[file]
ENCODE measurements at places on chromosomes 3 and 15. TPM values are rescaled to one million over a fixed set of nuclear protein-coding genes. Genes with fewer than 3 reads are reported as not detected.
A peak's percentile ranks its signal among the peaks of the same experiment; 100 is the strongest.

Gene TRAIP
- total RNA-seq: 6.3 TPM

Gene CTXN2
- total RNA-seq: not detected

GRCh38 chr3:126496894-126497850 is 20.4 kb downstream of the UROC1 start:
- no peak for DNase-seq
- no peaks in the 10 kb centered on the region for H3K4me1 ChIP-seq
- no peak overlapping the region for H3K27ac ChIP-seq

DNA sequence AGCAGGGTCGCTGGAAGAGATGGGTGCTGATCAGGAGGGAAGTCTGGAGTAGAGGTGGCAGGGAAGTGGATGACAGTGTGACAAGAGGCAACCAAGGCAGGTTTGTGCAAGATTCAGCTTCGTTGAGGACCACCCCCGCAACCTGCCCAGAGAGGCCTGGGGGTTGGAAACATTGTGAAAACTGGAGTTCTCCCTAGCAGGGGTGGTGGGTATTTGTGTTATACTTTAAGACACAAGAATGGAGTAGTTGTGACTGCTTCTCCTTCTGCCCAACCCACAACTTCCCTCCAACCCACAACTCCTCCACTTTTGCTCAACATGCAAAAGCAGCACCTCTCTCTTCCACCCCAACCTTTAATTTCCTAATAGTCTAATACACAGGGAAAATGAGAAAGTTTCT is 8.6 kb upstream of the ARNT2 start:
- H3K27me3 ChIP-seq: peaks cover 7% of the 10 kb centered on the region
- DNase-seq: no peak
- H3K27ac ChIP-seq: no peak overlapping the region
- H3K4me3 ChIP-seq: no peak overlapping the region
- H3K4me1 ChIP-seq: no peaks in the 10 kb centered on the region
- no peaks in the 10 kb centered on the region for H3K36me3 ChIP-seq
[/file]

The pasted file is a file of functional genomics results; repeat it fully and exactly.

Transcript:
ENCODE measurements at places on chromosomes 3 and 15. TPM values are rescaled to one million over a fixed set of nuclear protein-coding genes. Genes with fewer than 3 reads are reported as not detected.
A peak's percentile ranks its signal among the peaks of the same experiment; 100 is the strongest.

Gene TRAIP
- total RNA-seq: 6.3 TPM

Gene CTXN2
- total RNA-seq: not detected

GRCh38 chr3:126496894-126497850 is 20.4 kb downstream of the UROC1 start:
- no peak for DNase-seq
- no peaks in the 10 kb centered on the region for H3K4me1 ChIP-seq
- no peak overlapping the region for H3K27ac ChIP-seq

DNA sequence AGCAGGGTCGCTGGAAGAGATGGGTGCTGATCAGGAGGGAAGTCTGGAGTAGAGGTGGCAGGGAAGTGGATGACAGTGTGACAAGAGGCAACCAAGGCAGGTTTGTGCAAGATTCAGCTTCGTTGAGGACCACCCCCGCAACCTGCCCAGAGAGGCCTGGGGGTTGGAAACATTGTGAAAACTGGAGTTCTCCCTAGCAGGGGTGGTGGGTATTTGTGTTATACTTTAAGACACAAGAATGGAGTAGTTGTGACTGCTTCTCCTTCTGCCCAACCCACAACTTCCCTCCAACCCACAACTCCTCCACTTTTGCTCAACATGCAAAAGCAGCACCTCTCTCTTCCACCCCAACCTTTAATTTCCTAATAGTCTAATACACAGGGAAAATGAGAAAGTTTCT is 8.6 kb upstream of the ARNT2 start:
- H3K27me3 ChIP-seq: peaks cover 7% of the 10 kb centered on the region
- DNase-seq: no peak
- H3K27ac ChIP-seq: no peak overlapping the region
- H3K4me3 ChIP-seq: no peak overlapping the region
- H3K4me1 ChIP-seq: no peaks in the 10 kb centered on the region
- no peaks in the 10 kb centered on the region for H3K36me3 ChIP-seq